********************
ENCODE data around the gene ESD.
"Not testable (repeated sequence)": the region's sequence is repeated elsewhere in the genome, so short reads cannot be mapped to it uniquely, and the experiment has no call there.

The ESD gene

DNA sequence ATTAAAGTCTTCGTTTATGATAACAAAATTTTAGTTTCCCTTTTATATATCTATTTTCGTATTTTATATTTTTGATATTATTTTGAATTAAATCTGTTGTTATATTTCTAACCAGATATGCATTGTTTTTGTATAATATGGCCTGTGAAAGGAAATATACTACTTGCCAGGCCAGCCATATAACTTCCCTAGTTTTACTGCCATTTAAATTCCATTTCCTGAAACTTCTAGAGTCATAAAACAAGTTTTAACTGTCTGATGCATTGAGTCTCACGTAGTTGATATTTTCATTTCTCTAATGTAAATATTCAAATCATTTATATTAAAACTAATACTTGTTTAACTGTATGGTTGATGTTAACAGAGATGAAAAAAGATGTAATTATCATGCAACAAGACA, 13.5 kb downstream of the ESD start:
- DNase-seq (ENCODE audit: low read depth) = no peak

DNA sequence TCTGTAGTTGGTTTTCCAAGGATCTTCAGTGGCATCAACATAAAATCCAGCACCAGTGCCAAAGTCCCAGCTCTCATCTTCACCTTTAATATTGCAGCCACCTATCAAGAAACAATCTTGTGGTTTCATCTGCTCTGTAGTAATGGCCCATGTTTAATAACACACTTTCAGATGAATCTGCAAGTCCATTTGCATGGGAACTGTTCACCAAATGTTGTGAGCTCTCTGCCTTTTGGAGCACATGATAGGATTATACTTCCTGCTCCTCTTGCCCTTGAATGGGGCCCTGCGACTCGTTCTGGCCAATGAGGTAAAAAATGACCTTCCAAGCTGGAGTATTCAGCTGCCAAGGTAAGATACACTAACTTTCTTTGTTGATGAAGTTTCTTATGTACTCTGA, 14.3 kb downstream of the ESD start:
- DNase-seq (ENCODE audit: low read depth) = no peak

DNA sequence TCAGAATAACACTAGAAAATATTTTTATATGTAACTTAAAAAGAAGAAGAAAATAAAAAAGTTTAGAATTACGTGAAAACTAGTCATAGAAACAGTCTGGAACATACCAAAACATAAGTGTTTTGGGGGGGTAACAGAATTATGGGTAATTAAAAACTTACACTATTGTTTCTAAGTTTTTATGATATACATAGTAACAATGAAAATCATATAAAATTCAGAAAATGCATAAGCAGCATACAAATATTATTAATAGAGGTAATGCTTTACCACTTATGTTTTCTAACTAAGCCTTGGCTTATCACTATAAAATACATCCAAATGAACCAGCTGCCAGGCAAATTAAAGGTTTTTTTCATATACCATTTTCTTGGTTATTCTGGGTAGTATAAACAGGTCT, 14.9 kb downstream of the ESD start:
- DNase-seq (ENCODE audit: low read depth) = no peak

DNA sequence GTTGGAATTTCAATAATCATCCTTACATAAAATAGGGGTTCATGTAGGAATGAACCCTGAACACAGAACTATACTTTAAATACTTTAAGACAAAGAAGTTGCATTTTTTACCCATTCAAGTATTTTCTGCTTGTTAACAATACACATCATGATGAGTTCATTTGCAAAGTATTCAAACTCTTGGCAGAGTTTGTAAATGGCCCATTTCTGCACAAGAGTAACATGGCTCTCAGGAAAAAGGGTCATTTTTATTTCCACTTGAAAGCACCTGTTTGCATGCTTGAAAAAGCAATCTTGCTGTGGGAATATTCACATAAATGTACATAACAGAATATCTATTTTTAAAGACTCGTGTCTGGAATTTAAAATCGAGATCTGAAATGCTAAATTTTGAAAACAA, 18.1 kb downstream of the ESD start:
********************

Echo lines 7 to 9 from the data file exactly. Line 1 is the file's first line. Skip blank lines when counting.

- DNase-seq (ENCODE audit: low read depth) = no peak

DNA sequence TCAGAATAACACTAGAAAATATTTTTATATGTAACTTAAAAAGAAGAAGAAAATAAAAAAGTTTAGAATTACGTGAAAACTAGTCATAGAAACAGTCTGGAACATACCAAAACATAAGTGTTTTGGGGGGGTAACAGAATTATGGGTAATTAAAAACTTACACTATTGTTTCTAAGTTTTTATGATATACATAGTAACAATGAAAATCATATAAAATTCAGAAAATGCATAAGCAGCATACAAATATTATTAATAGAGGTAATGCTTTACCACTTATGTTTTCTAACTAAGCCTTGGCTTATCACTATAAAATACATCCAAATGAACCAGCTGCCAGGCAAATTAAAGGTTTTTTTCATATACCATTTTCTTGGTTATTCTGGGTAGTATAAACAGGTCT, 14.9 kb downstream of the ESD start:
- DNase-seq (ENCODE audit: low read depth) = no peak